There were a number of things that impressed me about this book. Starting with the author: He is one of the top executives at one of the best worldwide executive search firms, an in demand lecturer, and an accomplished writer with famous articles in Harvard Business Review and MIT Sloan Management Review (directly on the subject of people decisions). So he has an impressive resume, but the book makes clear that he has spent the last 20 years dedicated to becoming a world-class expert in this area. The book is backed up with many references and summaries to the best academic and industry studies, this is not just one man's war stories (although there are interesting stories to back up points) but it is instead a carefully thought out and researched framework utilizing his own extensive expertise but also that of other experts in the field. He is successful at taking a very fuzzy subject and organizing it, simplifying it, making it understandable and actionable, and even providing key "watch outs" based on his experience.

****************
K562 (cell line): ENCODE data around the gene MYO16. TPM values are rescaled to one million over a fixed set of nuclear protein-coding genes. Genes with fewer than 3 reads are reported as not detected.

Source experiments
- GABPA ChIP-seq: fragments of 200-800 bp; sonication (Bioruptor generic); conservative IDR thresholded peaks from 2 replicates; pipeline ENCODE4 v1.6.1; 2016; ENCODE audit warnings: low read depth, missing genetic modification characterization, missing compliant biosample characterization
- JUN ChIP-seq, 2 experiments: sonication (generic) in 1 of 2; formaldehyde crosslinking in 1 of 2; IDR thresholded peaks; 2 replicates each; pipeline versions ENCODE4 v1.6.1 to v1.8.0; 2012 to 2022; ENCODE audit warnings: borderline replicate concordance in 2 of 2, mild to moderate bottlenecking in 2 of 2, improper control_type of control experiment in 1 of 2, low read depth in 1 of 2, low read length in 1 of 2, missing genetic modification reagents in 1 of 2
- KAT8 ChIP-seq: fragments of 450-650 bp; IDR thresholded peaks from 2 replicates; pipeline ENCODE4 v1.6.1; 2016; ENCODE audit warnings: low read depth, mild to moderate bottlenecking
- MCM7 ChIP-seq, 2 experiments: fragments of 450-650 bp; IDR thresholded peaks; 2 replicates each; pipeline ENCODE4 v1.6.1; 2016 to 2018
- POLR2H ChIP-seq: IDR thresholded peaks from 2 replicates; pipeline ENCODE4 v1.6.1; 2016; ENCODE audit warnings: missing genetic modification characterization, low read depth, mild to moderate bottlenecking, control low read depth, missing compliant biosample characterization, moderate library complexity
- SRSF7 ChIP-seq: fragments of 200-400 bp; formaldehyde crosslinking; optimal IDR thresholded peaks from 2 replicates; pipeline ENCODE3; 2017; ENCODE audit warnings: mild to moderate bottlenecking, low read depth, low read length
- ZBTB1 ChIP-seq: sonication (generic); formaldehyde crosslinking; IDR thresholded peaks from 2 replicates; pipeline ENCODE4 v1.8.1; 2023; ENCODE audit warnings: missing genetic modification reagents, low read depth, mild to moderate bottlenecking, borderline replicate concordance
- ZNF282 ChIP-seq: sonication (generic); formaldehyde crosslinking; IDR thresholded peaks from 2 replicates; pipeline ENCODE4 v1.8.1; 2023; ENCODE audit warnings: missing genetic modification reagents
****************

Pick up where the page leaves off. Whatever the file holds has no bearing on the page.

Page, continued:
It is interesting reading with a number of interesting points made along the way. Some of my favorites include a description of how dramatic an impact a good vs. bad CEO can make on a company's performance, and as a side note he remarks that this may justify relatively high CEO pay (although he is careful to point out that it does not justify some of the outlandish packages that have been in the press in recent years). My other personal favorite was a comparison of the disciplines of personnel decisions and advertising, the later of which decades ago was also thought of as purely an "art" but over time has become more and more based on "science", and his prediction that personnel decisions will also bend to science over time. Certainly this book helps push that process along significantly.
It's hard to find any significant faults with the book. It is mostly illustrated with examples from upper management and the discussion is also focused on upper management but the author acknowledges this focus and suggests that many of the same principles apply to lower level management. The author lets slip that English is not his first language, but there is no way to tell that from his writing, which is fluent, clear, and very well organized.